Politics before protection: the story of Eritrean asylum seekers in the UK

The front page news in the Guardian last week, that “Home Office Eritrea guidance softened to reduce asylum seeker numbers” will not surprise those who have been following the debacle of Eritrean asylum claims in the UK for some time. The Public Law Project managed to obtain internal Home Office documents that evidenced UK government […]

Defining torture, and detaining survivors

In 2001, Parliament introduced the Detention Centre Rules for the “regulation and management” of immigration detention centres. Rules 34 and 35 introduced mechanisms to try and ensure that people with independent evidence of torture were not detained, except in very exceptional circumstances. These rules stipulate that within 24 hours of entering a detention centre, the person […]

New factsheet on charter flight removals/deportations

Following on from their brilliant 2013 report,  “Collective Expulsion: the case against mass deportation charter flights”, Corporate Watch have produced a new factsheet to provide updating information on the mass deportations carried out by the UK government. “Mass deportations on chartered aircraft are only one small part of the deportation system. Many more people are […]

Immigration detention: being a surety/cautioner

Last year, our friends at Scottish Detainee Visitors let us know about a great resource by Immigration Bail Observation Project Scotland (IBOPS): Guide To Being A Cautioner In The Scottish Immigration Bail Process. We link to this great guide in our Toolkit section on Immigration Detention, and in this blog post we will draw out […]

New power to remove while human rights appeal is pending

From 1 December 2016, the “out of country” appeals regime is extended. In a power granted by the 2016 Immigration Act and in force from 1 December, the Home Office can remove someone from the UK even if they are appealing, or plan to appeal, on human rights grounds while the appeal is pending. The […]

Signing support: lessons from Manchester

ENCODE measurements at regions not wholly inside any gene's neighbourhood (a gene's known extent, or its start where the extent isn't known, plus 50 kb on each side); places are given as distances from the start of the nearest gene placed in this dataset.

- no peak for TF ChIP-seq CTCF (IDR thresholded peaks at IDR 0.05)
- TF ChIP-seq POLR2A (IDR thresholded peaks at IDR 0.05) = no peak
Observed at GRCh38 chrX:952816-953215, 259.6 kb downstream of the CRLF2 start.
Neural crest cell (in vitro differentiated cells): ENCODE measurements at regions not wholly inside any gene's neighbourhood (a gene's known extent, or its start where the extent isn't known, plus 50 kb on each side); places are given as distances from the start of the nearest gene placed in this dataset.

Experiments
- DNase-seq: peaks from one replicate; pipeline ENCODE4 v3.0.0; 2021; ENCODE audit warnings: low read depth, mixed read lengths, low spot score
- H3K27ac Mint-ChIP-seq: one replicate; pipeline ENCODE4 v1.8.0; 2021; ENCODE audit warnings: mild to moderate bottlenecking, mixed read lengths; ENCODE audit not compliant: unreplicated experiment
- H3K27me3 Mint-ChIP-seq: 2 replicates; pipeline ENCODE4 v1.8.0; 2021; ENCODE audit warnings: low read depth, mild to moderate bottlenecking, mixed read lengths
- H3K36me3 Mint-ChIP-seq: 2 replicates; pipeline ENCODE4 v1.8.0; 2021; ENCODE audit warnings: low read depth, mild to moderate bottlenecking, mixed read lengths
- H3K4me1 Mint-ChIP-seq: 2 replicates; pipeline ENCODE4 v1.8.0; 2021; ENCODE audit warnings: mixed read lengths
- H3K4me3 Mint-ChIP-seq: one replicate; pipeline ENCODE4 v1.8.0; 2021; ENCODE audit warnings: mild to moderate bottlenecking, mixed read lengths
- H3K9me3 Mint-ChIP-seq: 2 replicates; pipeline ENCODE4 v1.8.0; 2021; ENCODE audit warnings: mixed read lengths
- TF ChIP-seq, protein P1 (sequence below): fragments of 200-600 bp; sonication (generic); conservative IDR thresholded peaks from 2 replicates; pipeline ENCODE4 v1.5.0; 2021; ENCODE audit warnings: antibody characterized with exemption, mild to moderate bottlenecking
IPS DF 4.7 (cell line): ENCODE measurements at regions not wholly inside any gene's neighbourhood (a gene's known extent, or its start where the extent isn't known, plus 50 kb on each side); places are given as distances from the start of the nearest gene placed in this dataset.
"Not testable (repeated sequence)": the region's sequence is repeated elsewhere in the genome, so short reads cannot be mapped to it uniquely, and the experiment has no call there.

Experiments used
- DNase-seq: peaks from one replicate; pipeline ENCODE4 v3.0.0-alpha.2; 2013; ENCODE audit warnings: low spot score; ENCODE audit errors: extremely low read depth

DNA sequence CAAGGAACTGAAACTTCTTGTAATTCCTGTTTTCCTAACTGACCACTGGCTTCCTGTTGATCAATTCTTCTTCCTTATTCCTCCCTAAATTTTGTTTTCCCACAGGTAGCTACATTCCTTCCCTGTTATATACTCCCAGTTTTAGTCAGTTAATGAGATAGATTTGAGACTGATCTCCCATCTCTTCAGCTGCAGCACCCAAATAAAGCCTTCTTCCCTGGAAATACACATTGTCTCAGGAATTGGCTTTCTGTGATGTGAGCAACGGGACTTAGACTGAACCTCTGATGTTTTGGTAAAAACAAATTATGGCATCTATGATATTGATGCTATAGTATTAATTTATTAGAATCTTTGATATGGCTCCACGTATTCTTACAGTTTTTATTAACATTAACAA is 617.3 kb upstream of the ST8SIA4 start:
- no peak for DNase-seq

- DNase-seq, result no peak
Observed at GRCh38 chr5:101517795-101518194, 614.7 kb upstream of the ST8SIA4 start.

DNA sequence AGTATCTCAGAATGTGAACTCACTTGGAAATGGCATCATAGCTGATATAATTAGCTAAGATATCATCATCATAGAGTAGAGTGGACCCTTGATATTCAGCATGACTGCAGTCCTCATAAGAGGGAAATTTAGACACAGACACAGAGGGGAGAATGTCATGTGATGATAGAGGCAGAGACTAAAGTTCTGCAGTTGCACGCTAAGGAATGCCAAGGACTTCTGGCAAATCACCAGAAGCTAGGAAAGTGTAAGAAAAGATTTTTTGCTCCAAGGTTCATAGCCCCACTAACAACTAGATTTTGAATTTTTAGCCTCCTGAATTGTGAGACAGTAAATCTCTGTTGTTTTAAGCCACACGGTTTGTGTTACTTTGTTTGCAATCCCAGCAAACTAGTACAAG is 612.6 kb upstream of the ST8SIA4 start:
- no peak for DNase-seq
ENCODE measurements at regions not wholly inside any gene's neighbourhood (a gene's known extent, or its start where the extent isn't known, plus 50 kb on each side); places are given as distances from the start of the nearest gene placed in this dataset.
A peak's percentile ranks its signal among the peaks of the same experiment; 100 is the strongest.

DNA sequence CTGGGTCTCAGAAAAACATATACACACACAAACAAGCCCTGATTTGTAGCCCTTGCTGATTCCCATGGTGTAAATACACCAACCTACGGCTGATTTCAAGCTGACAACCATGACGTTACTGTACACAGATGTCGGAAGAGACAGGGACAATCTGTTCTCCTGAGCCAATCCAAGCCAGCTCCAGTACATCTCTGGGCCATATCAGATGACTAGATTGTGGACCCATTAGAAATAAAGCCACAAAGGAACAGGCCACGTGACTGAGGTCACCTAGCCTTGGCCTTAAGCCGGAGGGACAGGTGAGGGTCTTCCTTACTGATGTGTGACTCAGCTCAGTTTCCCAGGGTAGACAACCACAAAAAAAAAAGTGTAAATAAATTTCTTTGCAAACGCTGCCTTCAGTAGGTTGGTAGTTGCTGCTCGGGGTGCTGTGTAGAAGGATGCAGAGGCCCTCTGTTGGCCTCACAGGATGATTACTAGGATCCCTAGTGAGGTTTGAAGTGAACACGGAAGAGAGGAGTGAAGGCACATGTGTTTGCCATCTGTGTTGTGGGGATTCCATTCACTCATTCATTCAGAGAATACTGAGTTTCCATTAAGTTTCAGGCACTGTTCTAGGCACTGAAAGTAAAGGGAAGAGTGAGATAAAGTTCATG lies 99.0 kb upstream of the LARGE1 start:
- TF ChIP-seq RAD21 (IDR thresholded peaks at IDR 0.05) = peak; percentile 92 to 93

Yesterday on the blog, we wrote about the importance of preparing in case of being detained, and the different things you can think about and get ready in case the worst happens to you. One of the most important aspects of this is having a system in place so that if you are detained, people […]

Preparing in case of detention

Detention generally happens very suddenly. That’s why it’s so important to be prepared. Our Toolkit contains important information about preparing in case of detention, and we’ve been taking this information out on tour, running workshops across the UK, and hearing from groups who use these methods, on how it works best in practice, and challenges […]

Asylum and immigration tribunal fees increase

Update 25 November 2016: the government has (for the moment at least) reversed the court fees increase described below.  It was announced that as of today the appeal fees would revert to the previous level, and refunds would be made to those who had paid the increased fees.  The government will review the situation and […]

Judicial reviews and preventing forced removal

The Home Office published new enforcement instructions and guidance on 31 October 2016 on, among other things, judicial reviews and injunctions. The new guidance limits even further the situations in which judicial review proceedings will lead to the Home Office suspending a forced removal or deportation. A judicial review is a form of court proceeding […]

Released but not yet free: the Home Office immigration curfew system

This post was written by Ravi Naik, Public and International Law Solicitor and Head of Public Law at ITN Solicitors. Ravi acted for the Claimant in the “Gedi v SSHD” case discussed below.  This article (and the more detailed case analysis written for the Justice Gap) are part of Unlocking Detention, which runs until 18 […]